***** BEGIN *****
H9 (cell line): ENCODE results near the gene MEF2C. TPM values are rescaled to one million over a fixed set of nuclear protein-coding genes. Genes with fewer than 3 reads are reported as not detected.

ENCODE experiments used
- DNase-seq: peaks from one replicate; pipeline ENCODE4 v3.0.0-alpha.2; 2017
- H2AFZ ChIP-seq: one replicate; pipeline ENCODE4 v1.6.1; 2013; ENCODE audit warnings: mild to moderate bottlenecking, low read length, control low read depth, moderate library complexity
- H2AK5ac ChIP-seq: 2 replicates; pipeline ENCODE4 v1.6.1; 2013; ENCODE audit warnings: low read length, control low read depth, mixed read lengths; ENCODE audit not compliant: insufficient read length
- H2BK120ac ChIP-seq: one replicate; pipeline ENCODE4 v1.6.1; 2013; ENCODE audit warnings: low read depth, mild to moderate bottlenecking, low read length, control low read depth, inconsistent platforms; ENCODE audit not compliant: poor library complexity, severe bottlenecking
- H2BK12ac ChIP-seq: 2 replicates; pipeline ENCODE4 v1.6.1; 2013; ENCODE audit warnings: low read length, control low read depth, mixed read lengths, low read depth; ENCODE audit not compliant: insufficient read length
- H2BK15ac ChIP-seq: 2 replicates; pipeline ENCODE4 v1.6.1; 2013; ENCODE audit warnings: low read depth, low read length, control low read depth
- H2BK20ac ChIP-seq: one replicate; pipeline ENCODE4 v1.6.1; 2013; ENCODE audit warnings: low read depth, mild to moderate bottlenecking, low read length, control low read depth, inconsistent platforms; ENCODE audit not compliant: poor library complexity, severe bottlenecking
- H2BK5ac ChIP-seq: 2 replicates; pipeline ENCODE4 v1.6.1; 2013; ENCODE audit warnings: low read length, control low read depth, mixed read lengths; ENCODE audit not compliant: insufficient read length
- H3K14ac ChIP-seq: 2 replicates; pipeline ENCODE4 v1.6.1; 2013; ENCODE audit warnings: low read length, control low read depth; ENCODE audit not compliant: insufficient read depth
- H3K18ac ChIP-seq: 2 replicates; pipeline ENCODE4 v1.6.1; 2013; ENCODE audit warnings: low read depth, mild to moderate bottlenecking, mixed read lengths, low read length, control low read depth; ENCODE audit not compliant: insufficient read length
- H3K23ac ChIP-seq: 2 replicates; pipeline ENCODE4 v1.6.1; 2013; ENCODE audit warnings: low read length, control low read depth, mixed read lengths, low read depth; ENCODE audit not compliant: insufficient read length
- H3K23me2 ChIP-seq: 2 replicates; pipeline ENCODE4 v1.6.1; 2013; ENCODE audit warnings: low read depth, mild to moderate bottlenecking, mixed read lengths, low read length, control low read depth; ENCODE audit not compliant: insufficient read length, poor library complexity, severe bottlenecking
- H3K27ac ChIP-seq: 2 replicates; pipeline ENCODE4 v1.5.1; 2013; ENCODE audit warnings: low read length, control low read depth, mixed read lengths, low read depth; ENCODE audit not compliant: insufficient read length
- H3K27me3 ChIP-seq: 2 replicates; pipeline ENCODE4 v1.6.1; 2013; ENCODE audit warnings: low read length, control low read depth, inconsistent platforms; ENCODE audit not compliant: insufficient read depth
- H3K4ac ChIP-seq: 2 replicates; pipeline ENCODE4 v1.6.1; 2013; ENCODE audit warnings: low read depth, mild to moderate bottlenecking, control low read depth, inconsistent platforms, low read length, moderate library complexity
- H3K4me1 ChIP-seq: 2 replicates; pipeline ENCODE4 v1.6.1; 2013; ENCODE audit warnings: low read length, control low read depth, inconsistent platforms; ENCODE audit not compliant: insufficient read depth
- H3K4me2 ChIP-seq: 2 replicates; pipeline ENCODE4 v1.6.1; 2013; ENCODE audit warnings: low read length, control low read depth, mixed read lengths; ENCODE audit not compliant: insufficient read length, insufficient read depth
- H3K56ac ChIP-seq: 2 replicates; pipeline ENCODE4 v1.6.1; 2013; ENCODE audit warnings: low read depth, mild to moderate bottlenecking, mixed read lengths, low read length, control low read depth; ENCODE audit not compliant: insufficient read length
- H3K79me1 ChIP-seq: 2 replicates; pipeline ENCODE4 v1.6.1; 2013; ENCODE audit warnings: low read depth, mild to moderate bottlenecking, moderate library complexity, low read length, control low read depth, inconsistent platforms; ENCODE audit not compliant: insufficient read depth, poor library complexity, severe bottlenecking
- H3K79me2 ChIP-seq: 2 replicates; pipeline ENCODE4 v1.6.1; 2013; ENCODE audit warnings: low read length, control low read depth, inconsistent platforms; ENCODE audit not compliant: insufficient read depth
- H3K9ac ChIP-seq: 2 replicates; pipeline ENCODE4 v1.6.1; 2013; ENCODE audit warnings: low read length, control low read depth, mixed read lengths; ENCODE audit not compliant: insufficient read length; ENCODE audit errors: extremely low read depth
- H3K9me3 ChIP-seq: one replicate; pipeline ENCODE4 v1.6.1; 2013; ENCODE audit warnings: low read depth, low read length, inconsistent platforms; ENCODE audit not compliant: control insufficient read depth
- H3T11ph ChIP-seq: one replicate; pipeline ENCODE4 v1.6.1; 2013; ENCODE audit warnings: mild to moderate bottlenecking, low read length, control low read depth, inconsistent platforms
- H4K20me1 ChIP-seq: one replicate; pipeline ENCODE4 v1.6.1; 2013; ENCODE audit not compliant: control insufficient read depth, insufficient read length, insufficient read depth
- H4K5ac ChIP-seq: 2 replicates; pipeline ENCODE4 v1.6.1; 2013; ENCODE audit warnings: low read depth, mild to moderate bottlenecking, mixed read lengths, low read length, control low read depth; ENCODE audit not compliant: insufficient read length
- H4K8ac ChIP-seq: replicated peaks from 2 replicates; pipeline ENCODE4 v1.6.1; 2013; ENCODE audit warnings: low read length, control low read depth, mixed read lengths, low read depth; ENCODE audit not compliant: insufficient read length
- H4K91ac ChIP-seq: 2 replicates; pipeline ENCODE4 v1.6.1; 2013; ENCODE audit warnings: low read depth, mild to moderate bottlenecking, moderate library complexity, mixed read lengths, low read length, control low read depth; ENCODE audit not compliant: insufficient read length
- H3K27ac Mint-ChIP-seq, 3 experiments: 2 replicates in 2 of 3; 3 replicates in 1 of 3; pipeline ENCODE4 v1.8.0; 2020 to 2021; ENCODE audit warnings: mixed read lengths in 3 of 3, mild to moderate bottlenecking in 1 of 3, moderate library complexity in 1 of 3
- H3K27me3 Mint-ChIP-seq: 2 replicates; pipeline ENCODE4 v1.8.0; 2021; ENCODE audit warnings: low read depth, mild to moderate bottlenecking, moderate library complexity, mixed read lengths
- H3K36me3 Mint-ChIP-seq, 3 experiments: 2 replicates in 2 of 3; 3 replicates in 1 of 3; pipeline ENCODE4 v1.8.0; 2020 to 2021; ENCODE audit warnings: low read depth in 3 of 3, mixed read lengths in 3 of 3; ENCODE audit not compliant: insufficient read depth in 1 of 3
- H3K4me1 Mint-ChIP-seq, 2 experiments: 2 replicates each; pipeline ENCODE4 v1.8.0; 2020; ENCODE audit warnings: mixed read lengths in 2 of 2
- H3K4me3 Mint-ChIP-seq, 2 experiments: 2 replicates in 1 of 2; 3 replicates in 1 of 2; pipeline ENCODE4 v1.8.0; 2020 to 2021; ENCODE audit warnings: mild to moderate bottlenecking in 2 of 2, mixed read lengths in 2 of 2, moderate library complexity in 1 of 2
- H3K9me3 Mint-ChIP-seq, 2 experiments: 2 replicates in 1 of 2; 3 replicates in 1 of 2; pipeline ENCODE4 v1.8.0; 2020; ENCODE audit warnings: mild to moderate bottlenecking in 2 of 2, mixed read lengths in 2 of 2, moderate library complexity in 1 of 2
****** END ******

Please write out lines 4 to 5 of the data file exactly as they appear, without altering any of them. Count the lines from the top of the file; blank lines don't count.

- H2AFZ ChIP-seq: one replicate; pipeline ENCODE4 v1.6.1; 2013; ENCODE audit warnings: mild to moderate bottlenecking, low read length, control low read depth, moderate library complexity
- H2AK5ac ChIP-seq: 2 replicates; pipeline ENCODE4 v1.6.1; 2013; ENCODE audit warnings: low read length, control low read depth, mixed read lengths; ENCODE audit not compliant: insufficient read length